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Loyola names 2016 Business Leader of the Year

Loyola University Maryland has chosen Johns Hopkins Health System President Ronald Peterson as the 2016 Business Leader of the Year for his lifelong dedication to the growth and innovation of Hopkins. Loyola will honor Peterson at its annual Business Leader of the Year dinner on Nov. 7 at the Renaissance Harborplace Hotel in Baltimore.

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A one-year report from Hood College's president

On July 1, I celebrated my first anniversary as Hood College’s 11th president. One of the many rewards of this position has been the warm welcome I have received from the Frederick community. I am deeply grateful for the hospitality and support that have been shown to me and Hood over the past year.

During this time, I have come to recognize and appreciate the long history of positive and mutually beneficial relations between the college and the community.

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Damming Student Debt: One Liberal-Arts College’s Approach

Sheila C. Bair is familiar with the hardships that debt can bring. For five years, including during the subprime-mortgage crisis, she served as chair of the Federal Deposit Insurance Corporation. A year ago she became president of Washington College, a 234-year-old private nonprofit institution in Maryland, and she has turned more of her attention to student-loan debt. How can students, especially those from poorer families, get a good liberal-arts education and not pay too high a price for it? She shares her strategies here.

 

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Loyola University revamps MBA program to give students more real-world experience

Loyola University Maryland's business school is revising its MBA program in an effort to better prepare students for the workplace.

These revisions, effective this fall semester, will include new graduation requirements, introduce more hybrid, online and evening courses and will place an emphasis on developing the communication skills of the school's students.

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How Goucher’s President is Rethinking the Way Students Experience College

Goucher College President Jose Antonio Bowen says he wants to reinvent higher education at the Towson liberal arts school.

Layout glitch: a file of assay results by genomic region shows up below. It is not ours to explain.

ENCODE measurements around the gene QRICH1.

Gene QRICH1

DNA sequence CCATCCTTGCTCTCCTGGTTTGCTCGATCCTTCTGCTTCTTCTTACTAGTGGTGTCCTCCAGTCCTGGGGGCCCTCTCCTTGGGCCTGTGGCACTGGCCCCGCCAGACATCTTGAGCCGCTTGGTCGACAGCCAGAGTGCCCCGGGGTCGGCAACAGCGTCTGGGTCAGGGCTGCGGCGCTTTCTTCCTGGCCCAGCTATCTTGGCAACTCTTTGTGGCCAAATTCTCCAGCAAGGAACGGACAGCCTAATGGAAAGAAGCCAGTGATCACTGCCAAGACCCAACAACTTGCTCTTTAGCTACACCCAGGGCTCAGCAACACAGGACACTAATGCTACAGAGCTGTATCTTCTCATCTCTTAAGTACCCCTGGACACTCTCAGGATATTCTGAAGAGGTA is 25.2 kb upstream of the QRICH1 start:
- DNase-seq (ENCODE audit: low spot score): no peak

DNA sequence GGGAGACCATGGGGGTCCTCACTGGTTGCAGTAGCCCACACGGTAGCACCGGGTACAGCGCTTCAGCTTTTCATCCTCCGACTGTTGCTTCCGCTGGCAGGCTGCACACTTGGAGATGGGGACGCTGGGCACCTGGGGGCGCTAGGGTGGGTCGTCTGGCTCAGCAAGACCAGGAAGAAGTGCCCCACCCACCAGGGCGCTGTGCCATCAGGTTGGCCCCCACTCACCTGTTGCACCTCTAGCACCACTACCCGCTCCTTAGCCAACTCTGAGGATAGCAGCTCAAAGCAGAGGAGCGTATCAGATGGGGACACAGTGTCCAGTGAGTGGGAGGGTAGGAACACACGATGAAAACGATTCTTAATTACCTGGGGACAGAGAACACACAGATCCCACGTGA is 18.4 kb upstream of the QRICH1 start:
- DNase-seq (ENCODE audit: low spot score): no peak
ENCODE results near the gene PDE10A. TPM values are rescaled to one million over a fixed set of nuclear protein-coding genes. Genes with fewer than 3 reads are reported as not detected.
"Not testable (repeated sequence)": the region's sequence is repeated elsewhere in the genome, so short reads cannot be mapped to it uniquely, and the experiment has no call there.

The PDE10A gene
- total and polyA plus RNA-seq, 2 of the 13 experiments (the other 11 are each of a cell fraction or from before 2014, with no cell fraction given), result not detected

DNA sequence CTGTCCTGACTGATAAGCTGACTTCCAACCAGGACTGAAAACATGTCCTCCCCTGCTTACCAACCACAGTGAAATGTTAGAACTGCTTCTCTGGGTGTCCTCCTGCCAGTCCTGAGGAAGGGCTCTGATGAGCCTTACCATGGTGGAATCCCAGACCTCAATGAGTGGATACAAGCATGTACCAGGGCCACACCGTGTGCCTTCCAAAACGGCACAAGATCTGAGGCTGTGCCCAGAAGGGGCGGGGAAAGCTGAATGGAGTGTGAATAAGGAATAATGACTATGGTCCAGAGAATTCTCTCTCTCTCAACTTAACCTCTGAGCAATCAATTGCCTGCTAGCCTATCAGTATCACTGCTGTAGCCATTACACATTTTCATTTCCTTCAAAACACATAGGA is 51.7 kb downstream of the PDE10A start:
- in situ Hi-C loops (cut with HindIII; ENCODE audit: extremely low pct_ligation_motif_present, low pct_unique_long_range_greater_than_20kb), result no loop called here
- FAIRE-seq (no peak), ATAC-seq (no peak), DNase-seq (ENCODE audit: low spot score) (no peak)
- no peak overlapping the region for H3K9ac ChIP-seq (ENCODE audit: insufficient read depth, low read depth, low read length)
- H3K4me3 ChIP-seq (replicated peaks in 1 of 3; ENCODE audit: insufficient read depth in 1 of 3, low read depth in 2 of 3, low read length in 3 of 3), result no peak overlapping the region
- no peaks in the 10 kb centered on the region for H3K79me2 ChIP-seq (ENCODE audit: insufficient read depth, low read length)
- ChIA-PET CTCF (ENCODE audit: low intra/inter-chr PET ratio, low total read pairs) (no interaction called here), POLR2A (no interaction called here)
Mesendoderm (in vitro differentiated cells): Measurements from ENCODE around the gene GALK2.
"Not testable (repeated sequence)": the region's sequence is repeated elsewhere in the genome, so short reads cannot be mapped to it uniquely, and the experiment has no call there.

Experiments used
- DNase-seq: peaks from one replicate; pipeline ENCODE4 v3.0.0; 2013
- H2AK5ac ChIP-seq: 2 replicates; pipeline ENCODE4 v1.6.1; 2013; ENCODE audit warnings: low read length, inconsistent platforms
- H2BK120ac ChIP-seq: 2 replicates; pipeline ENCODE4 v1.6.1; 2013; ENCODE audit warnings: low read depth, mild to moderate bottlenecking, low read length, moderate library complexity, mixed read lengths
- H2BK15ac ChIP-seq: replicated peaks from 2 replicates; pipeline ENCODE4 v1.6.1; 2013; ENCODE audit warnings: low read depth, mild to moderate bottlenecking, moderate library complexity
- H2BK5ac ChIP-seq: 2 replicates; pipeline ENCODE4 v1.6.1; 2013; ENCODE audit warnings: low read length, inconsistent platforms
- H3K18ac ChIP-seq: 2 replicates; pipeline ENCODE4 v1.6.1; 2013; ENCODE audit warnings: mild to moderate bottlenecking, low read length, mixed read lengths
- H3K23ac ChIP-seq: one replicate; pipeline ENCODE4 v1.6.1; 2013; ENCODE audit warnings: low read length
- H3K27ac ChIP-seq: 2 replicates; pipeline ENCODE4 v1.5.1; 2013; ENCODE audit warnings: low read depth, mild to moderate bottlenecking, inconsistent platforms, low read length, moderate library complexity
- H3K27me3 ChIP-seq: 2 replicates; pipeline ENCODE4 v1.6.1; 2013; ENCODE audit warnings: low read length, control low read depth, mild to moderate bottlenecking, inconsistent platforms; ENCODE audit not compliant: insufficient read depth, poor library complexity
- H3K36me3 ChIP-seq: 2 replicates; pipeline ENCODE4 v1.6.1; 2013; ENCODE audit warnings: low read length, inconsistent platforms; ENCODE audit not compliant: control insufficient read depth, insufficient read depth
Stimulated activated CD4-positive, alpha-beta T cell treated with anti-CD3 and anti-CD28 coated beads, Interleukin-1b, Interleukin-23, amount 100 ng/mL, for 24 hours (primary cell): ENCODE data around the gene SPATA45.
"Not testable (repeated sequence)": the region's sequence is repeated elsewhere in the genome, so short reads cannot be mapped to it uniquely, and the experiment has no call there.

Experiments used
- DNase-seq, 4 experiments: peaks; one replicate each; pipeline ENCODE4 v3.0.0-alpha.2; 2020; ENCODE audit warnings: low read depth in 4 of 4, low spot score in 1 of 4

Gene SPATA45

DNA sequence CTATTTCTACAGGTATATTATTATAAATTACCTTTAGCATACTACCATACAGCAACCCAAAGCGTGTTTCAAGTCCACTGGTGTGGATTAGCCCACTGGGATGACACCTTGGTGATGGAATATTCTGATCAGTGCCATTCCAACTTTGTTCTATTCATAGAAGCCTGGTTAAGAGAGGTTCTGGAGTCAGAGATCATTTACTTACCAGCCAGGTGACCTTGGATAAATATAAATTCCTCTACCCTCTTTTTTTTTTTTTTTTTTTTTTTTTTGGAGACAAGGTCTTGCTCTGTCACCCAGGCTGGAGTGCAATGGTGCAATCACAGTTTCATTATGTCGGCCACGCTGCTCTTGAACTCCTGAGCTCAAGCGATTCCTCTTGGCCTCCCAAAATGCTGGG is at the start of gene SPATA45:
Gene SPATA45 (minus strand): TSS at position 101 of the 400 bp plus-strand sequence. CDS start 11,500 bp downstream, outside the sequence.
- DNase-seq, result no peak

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Johns Hopkins offers $36,000 to employees to buy homes in Baltimore development

Johns Hopkins University will give dozens of its employees $36,000 grants toward buying a house in the East Baltimore Development Inc. development during a one-day sale on September 10.

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Computer game improves children's math performance

Parents whose children struggle with math may have new reason to be hopeful: A recent study at the Johns Hopkins University suggests that young people can improve their performance by carrying out a few simple computer exercises unrelated to numbers or math symbols.

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Baltimore author Mikita Brottman 'serious as a heart attack'

An off-white piano sits in the living room of Mikita Brottman's apartment in the Belvedere Hotel. On a shelf is a glass jar containing a piglet pickled in formaldehyde. There's an antique metal bird cage, an old dress form and a collection of preserved beetles with jewel-colored shells.

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Towson neighbors wary of Goucher College bid for commercial zoning

Goucher College in Towson faces concern and opposition from neighbors over its proposal to rezone more than 8 acres near the campus entrance for commercial use.

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McDaniel reading clinic fosters education, enjoyment for young students

Rooms were decorated with maps and flags, Olympic rings hanging. No, the Olympics didn't come early this year to Carroll County.

It was the final week of the McDaniel College Reading Clinic, themed this year after the summer event set to start in August. The classes were held at Robert Moton Elementary School in Westminster.